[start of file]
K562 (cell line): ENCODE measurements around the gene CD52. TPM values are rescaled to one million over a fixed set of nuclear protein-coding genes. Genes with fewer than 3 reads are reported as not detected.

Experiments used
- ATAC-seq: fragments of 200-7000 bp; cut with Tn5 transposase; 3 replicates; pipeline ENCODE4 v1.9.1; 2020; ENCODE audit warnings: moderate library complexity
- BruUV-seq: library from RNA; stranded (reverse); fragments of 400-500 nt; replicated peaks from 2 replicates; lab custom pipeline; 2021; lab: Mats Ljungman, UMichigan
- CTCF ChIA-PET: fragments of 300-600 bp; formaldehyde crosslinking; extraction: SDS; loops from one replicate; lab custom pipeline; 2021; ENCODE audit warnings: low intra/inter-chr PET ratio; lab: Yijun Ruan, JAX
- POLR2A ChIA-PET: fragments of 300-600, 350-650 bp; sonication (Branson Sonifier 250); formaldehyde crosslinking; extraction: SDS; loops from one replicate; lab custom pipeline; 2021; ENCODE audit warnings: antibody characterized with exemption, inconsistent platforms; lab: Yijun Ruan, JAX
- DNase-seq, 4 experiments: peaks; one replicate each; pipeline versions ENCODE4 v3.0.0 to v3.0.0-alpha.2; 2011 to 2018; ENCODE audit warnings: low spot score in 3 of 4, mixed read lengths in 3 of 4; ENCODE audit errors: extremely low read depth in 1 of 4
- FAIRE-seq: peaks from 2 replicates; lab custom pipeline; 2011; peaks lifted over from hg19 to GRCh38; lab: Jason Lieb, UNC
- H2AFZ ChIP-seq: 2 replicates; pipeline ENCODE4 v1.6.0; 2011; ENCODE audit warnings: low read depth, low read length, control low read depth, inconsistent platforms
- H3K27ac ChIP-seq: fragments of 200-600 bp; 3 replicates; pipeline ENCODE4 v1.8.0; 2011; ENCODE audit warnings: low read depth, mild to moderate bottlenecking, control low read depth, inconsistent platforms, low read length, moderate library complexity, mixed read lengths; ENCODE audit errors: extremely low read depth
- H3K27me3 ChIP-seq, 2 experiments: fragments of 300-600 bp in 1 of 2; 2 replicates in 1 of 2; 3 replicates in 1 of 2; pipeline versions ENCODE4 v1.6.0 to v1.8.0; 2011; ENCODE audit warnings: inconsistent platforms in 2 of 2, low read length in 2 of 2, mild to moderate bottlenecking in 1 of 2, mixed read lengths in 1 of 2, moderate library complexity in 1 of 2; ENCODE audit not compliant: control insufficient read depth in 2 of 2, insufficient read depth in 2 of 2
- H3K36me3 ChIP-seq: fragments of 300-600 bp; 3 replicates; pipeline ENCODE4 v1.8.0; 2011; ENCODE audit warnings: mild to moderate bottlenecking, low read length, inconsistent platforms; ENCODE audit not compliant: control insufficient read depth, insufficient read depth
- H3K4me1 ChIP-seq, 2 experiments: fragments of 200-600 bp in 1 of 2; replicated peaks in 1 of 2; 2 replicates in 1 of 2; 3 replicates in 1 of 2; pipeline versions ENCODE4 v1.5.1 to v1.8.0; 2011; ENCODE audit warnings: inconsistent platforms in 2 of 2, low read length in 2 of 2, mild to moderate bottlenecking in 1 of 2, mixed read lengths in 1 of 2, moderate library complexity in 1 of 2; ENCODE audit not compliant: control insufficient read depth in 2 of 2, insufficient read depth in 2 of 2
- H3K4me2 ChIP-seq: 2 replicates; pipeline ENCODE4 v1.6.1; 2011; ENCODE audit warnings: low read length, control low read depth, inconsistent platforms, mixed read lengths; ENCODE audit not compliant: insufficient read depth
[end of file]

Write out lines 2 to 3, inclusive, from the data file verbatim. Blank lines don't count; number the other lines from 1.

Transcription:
Experiments used
- ATAC-seq: fragments of 200-7000 bp; cut with Tn5 transposase; 3 replicates; pipeline ENCODE4 v1.9.1; 2020; ENCODE audit warnings: moderate library complexity